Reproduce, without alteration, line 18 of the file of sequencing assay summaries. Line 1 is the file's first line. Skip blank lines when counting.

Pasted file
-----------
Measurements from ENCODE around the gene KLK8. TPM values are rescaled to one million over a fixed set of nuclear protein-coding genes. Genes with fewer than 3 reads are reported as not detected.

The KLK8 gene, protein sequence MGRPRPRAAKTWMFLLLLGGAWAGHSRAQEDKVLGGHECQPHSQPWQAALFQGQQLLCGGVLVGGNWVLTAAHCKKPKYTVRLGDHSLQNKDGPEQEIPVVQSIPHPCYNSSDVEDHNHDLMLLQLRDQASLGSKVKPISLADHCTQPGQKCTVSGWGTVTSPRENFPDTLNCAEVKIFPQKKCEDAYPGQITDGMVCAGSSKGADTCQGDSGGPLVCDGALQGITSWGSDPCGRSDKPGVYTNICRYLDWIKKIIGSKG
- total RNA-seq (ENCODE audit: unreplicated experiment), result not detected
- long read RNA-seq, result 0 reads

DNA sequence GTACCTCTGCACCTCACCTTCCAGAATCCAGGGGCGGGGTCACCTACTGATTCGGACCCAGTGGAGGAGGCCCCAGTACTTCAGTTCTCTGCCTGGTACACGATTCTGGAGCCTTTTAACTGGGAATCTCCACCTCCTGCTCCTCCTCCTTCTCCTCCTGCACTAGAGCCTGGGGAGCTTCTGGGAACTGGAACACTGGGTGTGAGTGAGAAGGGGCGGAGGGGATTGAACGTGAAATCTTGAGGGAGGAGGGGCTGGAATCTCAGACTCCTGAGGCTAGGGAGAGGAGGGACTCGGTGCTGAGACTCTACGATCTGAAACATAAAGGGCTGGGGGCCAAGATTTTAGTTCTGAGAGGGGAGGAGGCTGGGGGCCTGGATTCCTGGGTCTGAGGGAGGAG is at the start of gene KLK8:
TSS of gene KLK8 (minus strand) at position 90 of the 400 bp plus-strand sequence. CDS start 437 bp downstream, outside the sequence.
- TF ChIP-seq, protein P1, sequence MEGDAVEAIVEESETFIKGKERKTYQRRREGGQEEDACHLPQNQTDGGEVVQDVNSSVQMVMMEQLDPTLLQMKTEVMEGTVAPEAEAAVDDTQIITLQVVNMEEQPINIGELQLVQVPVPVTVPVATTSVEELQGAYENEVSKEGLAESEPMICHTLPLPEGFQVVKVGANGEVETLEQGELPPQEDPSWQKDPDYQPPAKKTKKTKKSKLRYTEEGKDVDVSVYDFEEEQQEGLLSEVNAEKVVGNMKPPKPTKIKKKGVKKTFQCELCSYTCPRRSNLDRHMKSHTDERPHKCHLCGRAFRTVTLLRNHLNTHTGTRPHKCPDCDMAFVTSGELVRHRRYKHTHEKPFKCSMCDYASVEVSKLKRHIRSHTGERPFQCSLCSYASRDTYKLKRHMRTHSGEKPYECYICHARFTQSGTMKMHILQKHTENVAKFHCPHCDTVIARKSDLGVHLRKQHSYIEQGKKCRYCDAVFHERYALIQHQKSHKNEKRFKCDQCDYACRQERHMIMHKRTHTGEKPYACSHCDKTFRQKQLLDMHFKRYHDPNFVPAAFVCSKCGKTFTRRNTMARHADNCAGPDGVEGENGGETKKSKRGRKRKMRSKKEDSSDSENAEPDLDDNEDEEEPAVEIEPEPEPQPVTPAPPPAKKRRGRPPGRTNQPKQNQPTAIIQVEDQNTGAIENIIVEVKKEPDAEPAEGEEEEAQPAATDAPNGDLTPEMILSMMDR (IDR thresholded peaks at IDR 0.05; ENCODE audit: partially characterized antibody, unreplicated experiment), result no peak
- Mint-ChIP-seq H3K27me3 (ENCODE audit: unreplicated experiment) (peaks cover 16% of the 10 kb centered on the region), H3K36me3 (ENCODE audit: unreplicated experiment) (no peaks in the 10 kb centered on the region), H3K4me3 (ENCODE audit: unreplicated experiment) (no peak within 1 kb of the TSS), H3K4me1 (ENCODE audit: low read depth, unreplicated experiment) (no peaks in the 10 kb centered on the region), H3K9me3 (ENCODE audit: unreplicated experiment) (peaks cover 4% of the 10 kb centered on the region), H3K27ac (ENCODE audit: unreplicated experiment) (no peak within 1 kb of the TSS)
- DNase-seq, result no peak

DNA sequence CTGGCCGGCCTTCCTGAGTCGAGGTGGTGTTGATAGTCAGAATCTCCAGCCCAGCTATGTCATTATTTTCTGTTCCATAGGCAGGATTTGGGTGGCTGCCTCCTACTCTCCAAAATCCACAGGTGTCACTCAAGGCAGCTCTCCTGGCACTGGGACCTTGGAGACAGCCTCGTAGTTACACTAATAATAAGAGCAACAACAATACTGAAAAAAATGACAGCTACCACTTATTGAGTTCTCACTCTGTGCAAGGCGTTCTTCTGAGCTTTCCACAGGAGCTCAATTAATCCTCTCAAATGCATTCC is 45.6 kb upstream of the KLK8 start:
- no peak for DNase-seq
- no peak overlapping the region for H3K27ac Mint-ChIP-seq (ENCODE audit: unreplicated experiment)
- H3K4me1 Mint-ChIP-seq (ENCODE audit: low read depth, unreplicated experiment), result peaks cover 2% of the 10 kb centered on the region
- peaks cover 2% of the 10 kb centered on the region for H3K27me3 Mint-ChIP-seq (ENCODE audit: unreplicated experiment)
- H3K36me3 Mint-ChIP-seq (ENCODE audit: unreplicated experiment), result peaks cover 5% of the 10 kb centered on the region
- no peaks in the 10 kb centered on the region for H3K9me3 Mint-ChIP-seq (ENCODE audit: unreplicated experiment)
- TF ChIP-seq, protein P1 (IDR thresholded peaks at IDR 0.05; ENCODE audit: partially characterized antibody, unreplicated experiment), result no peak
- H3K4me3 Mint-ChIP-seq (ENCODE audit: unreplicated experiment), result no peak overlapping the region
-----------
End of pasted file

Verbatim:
- H3K4me3 Mint-ChIP-seq (ENCODE audit: unreplicated experiment), result no peak overlapping the region